That’s part of the reason he was selected for an attachment to a British armoured regiment just before the first Iraq War. And that’s why, as the tanks began rolling across the sand, Cantwell was serving as a liaison officer with a brigade headquarters. Suddenly the attack stopped, literally, in its tracks. Mines littered the ground ahead and all around the spearhead of the advance. The leading troops couldn’t see their way forward. Cantwell acted. He charged forward, jumped out of his vehicle, and guided the column along the edge of a minefield. If the tank tracks had hit a mine, they’d have just slipped and come off: armour would protect the crew. Anyone on foot, however, would have been riddled with shrapnel. That mine-warfare course many years earlier had shown Cantwell exactly how easy it is to hide mines and booby-traps – he knew his survival depended on chance. He avoided – just – bomblets that had been dropped from planes and – through skill and good fortune – guided the armoured column around the edge of the minefield. The tracks ground on and soon the advance proceeded down the newly cleared path. His ordeal was over.
Over? Do you ever really recover from something like that? The sheer randomness of wondering if your foot will fall on a booby-trap and blast you into pink mist; the shock of seeing the hand of a person buried alive stretching up from the sand of a covered trench; the fear of sudden death in the midst of thousands of heavily-armed soldiers, all keyed up and ready to shoot at anyone, even someone on their own side, who suddenly appears somewhere they’re not expected?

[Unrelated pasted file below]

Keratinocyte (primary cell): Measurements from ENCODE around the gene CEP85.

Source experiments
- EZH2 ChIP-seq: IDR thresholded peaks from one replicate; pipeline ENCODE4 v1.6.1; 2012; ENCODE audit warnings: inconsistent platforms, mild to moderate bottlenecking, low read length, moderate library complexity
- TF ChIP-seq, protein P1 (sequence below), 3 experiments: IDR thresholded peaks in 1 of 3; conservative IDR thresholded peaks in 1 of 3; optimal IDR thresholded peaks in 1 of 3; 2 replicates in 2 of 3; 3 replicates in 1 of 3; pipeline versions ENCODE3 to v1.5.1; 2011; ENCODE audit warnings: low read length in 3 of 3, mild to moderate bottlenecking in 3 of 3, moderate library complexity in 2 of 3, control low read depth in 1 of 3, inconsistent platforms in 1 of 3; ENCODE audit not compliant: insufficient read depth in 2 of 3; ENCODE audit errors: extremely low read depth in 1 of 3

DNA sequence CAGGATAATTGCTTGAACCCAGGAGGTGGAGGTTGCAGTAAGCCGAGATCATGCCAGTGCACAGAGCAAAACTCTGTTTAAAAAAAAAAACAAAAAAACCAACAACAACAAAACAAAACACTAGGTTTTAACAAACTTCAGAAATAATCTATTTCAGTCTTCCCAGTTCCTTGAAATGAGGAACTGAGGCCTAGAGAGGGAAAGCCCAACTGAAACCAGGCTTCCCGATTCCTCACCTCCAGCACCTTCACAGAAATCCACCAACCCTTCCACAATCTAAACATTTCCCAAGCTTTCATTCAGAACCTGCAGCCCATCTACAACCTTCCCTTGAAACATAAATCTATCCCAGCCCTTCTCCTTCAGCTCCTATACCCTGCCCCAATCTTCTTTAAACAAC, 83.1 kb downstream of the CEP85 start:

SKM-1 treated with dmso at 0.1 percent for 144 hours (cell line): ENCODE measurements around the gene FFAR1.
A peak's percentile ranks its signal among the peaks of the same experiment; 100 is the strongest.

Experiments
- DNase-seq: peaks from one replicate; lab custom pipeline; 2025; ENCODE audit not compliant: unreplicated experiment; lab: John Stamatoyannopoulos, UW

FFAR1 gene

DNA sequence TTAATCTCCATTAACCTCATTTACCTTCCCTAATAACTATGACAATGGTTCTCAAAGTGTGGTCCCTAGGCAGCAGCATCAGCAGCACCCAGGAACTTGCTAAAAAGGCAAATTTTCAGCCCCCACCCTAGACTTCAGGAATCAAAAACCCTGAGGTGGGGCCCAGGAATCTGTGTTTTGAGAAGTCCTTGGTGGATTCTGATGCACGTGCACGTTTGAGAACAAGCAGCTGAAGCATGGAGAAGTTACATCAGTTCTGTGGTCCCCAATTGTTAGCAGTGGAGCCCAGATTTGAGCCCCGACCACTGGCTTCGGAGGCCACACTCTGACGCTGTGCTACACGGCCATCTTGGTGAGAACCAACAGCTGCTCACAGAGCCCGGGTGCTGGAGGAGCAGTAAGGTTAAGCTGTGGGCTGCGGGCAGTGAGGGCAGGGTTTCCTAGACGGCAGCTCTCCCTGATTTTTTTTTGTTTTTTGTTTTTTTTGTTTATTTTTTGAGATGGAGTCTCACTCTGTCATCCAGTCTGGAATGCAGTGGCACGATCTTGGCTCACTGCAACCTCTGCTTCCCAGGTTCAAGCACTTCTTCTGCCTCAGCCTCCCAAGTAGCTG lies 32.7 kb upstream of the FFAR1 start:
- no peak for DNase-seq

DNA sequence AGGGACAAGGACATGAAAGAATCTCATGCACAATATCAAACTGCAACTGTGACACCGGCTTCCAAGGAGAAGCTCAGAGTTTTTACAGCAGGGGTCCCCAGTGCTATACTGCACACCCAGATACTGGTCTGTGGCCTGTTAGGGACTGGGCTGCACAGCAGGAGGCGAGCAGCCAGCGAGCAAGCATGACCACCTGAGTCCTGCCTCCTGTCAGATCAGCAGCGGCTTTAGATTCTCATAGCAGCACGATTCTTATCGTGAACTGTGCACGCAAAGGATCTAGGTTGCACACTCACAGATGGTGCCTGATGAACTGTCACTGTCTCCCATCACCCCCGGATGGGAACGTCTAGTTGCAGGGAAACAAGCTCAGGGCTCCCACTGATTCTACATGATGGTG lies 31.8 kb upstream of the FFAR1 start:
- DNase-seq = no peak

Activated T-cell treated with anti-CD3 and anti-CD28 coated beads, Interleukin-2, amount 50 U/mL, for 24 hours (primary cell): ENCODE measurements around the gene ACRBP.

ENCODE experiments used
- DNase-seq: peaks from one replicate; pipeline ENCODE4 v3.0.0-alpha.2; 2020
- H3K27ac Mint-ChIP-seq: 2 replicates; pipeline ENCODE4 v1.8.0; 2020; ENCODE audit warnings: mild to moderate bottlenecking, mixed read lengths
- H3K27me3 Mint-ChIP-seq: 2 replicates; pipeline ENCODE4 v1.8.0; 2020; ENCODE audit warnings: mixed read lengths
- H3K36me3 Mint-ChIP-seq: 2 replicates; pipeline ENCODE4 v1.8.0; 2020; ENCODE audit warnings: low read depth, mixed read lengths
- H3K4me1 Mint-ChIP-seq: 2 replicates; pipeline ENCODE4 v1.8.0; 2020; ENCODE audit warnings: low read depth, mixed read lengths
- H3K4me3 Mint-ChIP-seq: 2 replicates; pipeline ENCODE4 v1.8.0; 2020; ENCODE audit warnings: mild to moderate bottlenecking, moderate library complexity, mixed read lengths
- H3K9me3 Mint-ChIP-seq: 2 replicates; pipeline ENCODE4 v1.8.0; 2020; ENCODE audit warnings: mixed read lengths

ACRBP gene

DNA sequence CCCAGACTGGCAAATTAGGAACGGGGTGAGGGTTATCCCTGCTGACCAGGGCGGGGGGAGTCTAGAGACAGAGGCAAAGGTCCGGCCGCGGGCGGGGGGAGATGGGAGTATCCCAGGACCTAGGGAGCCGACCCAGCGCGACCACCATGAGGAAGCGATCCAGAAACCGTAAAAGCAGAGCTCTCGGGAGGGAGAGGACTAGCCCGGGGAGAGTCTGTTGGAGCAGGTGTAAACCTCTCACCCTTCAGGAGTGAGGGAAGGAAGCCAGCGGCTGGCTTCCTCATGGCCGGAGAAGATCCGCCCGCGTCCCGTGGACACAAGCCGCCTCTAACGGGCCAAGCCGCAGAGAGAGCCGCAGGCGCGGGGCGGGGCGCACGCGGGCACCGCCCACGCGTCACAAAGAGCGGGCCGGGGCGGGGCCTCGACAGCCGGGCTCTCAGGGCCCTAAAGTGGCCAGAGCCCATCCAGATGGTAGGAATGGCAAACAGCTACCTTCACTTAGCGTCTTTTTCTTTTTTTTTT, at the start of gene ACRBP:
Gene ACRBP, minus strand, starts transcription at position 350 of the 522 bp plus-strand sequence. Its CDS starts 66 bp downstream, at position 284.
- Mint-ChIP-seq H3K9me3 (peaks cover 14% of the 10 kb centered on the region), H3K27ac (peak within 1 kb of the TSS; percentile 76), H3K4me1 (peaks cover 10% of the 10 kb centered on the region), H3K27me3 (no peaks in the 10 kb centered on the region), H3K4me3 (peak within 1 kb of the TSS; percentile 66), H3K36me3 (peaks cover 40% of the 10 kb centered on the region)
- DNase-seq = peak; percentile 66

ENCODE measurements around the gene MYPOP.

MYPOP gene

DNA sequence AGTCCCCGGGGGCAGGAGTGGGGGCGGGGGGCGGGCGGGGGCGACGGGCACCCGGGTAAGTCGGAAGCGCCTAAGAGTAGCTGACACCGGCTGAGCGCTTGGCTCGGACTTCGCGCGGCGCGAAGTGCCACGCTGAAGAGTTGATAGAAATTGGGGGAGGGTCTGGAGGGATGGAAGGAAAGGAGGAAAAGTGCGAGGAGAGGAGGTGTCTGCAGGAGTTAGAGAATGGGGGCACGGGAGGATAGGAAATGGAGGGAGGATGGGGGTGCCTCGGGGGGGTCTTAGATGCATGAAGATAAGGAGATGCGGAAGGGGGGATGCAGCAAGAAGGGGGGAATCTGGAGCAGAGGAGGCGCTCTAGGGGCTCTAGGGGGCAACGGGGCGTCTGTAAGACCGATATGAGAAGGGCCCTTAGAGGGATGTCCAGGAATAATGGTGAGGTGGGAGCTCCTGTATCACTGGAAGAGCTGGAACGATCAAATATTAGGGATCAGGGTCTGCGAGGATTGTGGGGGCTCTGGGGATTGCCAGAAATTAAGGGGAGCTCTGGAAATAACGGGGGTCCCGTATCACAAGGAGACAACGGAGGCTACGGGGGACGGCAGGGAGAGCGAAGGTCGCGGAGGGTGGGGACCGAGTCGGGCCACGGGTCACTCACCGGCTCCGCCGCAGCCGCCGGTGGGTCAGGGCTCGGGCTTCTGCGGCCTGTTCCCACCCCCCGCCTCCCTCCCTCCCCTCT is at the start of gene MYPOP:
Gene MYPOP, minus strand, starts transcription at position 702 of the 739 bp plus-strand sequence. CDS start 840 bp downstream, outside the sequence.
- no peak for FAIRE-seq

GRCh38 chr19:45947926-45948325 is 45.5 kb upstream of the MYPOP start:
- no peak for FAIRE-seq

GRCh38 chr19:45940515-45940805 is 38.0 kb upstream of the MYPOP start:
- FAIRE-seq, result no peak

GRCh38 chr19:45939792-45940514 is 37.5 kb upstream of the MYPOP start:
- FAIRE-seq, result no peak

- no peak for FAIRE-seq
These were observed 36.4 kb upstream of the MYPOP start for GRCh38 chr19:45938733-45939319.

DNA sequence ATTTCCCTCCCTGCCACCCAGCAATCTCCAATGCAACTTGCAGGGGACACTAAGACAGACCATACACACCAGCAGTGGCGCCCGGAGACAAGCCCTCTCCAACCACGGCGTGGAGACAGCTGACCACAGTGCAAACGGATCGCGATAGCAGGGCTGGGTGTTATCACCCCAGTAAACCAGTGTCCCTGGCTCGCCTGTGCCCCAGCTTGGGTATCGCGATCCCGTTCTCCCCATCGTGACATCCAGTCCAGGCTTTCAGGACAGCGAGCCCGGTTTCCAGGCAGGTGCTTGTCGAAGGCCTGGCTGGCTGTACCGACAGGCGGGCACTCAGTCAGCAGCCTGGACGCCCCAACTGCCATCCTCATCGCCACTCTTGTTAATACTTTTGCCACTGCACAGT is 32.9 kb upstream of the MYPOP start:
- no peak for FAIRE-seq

Then the war was over and Cantwell returned to Australia to an army at peace. There weren’t enough veterans from that war for a parade and there was no understanding of how post-traumatic stress disorder affects individuals. Even someone like Cantwell, who’d served in the vicious, overwhelming chaos of war, couldn’t really understand the very different horror of peacekeeping operations in places like Somalia or Cambodia, for example, where individual Australian signallers were posted to operate in the booby-trapped jungle with Khmer Rouge guerrillas and the ‘peace’ could have broken down at any moment. Everyone always has their own burdens to bear; the trouble was that back then everyone was just expected to ‘get over it’. So Cantwell did. He and Julie didn’t talk about his nightmares. They covered up his sudden explosions of temper at home. At work he was just as he’d always been: a carefully-oiled machine, purring with precision. The personal toll was hidden.